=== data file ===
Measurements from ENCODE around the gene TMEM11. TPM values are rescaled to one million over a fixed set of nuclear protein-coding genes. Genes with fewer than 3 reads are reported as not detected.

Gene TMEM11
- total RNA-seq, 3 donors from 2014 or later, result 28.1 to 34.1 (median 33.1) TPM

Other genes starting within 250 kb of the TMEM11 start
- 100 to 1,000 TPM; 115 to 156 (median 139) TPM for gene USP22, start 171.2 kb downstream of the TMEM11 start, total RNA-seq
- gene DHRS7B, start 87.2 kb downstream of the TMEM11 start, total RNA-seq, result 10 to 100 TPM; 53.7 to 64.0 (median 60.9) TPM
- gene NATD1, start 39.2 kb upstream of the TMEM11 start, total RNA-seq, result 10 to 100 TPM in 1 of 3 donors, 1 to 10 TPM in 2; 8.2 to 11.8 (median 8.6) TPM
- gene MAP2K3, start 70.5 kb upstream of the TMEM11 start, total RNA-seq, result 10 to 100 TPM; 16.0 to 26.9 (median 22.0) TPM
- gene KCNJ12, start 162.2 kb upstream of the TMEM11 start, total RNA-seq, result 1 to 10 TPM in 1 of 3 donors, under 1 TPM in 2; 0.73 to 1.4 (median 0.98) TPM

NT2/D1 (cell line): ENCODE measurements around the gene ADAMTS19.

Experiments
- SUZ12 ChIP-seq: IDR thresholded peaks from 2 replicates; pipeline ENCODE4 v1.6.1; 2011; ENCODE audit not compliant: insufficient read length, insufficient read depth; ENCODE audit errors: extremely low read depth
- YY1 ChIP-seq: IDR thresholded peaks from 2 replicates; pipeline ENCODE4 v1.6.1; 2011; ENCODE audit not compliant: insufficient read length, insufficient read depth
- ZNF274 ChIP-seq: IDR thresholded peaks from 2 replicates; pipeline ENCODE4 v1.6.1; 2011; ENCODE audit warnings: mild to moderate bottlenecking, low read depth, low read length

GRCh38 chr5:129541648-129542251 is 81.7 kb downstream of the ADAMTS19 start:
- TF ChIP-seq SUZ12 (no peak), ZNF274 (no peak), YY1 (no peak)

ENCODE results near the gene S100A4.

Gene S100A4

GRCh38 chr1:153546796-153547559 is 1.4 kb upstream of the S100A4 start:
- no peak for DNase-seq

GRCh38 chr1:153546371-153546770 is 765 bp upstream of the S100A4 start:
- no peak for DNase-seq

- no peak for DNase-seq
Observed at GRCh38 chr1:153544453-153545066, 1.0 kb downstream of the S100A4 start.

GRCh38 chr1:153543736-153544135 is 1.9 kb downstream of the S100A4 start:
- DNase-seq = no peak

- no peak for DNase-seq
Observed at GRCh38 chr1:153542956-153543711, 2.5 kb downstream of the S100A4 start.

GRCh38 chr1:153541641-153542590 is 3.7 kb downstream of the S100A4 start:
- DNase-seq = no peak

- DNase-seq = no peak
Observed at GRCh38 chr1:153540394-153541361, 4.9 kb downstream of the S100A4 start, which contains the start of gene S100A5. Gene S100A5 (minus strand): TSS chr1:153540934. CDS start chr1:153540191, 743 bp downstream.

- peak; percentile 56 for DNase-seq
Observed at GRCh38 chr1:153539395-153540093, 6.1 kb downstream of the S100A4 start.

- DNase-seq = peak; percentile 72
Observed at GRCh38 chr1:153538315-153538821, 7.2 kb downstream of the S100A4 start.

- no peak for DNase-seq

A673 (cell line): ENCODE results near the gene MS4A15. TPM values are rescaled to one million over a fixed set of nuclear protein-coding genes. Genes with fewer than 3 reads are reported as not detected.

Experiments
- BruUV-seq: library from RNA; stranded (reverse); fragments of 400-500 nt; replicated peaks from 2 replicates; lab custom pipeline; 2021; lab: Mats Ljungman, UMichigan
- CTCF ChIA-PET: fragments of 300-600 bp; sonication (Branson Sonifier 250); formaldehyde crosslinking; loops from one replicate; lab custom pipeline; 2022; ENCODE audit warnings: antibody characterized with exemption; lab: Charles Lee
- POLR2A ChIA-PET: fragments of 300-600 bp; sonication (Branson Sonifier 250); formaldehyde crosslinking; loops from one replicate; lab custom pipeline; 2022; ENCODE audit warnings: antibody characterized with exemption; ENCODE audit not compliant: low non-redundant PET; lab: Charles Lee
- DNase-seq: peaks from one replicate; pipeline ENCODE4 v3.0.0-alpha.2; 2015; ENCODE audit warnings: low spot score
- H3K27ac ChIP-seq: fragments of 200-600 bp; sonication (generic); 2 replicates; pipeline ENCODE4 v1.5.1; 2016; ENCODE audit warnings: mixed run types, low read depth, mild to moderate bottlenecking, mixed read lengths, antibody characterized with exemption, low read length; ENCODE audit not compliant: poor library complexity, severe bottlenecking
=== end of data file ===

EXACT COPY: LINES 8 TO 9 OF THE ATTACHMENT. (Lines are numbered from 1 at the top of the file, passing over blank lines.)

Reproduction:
- gene MAP2K3, start 70.5 kb upstream of the TMEM11 start, total RNA-seq, result 10 to 100 TPM; 16.0 to 26.9 (median 22.0) TPM
- gene KCNJ12, start 162.2 kb upstream of the TMEM11 start, total RNA-seq, result 1 to 10 TPM in 1 of 3 donors, under 1 TPM in 2; 0.73 to 1.4 (median 0.98) TPM